Husic, who has been a critic of Facebook for quite some time, told the ABC's Afternoon Briefing program on Thursday that when he tried to advertise on the social media platform, he came up against a blank wall. "You know I've been trying since the start of the election and been told there's a whole lot of administrative 'apparently' changes that have been made that have been literally insurmountable to resolve," he told host Patricia Karvelas.
He said he had tried numerous times to get Islamophobic content taken off the site. This was content, he said, "that related directly to me, [but] I couldn't do it and when I've tried to advertise on the site to promote the type of views I believe should be in the public space, [I've] had trouble doing it."
Husic, who is Labor's Shadow Minister for Human Services and the Digital Economy, said as a critic of Facebook he thought it was it was right that the platform should be criticised about the way it operated. "The way that they have, I believe, a very loose approach to user privacy, the fact that they are not committed to user privacy as they should be despite so-called recent attempts by the chief executive of that organisation to deal with that.
"No, I don't... well, look... I was going to say that I just find it funny that that's happened," he said. "Maybe there is a good reason for why that's the case and I'll be more than happy to apologise to them profusely.
Patricia Karvelas interviewing Ed Husic on the ABC's Afternoon Briefing program on Thursday. Courtesy ABC
"But I can't help but look at instances where others have been critical of the platform — and I don't liken myself to this person whatsoever — but when Elizabeth Warren, a Democrat candidate, criticised Facebook and said it was time to break them up, she had... her ads that made that same point [were] refused on the site and the only way that she came to be back on Facebook was because of public pressure on them."
Husic said this showed that it was right to ask such questions, "about how they manage their platform and the content on there. You know, when people are concerned about some of the content that exists there that won't be taken down, but critics have their views or their ability to place items on the platform blocked, well... Facebook, over to you to explain."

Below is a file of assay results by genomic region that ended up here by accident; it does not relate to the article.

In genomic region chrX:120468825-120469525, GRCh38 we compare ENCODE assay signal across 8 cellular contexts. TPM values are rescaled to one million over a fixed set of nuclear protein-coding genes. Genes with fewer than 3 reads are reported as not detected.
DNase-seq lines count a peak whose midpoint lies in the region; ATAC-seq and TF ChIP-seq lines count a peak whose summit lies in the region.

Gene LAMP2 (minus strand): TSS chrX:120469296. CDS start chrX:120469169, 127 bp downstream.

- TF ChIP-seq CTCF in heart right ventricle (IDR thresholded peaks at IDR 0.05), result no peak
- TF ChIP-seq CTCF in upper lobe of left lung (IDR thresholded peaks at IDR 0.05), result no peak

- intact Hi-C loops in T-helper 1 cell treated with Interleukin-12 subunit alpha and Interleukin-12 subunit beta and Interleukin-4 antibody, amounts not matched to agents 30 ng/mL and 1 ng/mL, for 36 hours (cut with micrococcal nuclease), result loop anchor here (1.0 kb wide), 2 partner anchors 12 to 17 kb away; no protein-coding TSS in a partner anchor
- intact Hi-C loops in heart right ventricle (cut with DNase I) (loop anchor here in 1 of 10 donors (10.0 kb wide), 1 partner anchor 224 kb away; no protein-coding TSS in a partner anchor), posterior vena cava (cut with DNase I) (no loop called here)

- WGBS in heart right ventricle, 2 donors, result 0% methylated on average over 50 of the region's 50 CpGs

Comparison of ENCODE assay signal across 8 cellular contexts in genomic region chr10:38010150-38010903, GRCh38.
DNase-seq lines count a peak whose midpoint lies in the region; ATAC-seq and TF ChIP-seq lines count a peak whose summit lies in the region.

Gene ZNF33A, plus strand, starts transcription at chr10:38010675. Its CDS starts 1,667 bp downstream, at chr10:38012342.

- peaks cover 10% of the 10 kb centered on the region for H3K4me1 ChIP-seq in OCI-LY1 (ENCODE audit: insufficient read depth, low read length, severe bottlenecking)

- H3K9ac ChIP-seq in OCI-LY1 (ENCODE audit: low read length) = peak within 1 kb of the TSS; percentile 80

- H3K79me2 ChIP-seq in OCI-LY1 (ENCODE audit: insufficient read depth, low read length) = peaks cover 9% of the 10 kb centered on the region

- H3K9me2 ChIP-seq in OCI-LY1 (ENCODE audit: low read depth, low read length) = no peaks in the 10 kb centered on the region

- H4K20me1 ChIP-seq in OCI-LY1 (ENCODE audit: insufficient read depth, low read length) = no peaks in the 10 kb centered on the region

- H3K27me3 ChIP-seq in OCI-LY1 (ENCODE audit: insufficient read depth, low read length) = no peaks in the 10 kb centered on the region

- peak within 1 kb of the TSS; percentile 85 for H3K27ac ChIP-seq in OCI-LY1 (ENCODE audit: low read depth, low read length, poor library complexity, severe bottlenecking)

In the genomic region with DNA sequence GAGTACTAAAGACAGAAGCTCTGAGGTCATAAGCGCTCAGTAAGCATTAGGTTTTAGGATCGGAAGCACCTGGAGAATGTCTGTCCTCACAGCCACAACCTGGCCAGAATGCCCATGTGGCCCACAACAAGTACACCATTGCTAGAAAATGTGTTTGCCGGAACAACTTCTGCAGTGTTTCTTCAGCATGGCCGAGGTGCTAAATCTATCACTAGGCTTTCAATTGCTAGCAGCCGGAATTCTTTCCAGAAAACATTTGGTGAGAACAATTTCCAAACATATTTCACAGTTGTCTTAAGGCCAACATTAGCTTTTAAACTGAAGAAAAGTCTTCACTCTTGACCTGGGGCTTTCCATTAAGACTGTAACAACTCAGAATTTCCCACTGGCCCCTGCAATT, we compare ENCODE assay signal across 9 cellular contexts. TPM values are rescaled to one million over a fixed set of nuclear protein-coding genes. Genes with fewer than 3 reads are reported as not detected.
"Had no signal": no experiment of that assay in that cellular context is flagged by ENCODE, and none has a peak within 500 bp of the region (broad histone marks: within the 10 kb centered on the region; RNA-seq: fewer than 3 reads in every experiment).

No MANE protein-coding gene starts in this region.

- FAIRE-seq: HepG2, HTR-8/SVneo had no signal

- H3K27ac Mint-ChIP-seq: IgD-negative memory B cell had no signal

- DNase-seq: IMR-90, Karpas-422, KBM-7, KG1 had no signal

He said it was time for serious action to be taken to regulate the way that Facebook operated.
"It all goes to show the power of this platform, and the fact that they do not move in responding to public criticism about the way they operate demonstrates that Facebook does.. like we do need to take serious action about the way it operates because it is having an impact, you know, be it on election outcomes because we've seen in certain instances, or the way that they impact on businesses, as we've seen the focus of the ACCC digital platforms inquiry. It's time to deal with this head-on."
Asked about Facebook chief executive Mark Zuckerberg's recent pivot to privacy and what he thought about it, Husic said seeing was believing.
"The problem with Facebook is there is a quite standard approach to the way that they deal with issues that have been levelled at them. First, they'll deny, then they'll say, yes, we acknowledge there is an issue and we have to deal with it, and then they don't do anything and we go back to square one.
"We have seen time and again that Facebook has not been willing to genuinely respond to concerns about the way they operate."
Husic said the social media giant had show scant respect for people's data. "And they have just not respected data. I think this is the big challenge for the tech space, the demonstration of respect for data. That users' data will not be milked to the nth degree for the purpose of monetisation of it and there are no bounds or boundaries whatsoever.
"I think we have got to re-evaluate the way that data is being treated. It's why you are seeing some people call for consumers to be able to have their own data monetised and a lot more control about their data, knowing who's got their data, which third party has been given access to their data and how it's being treated and the ability to regain the data that has been harvested off them."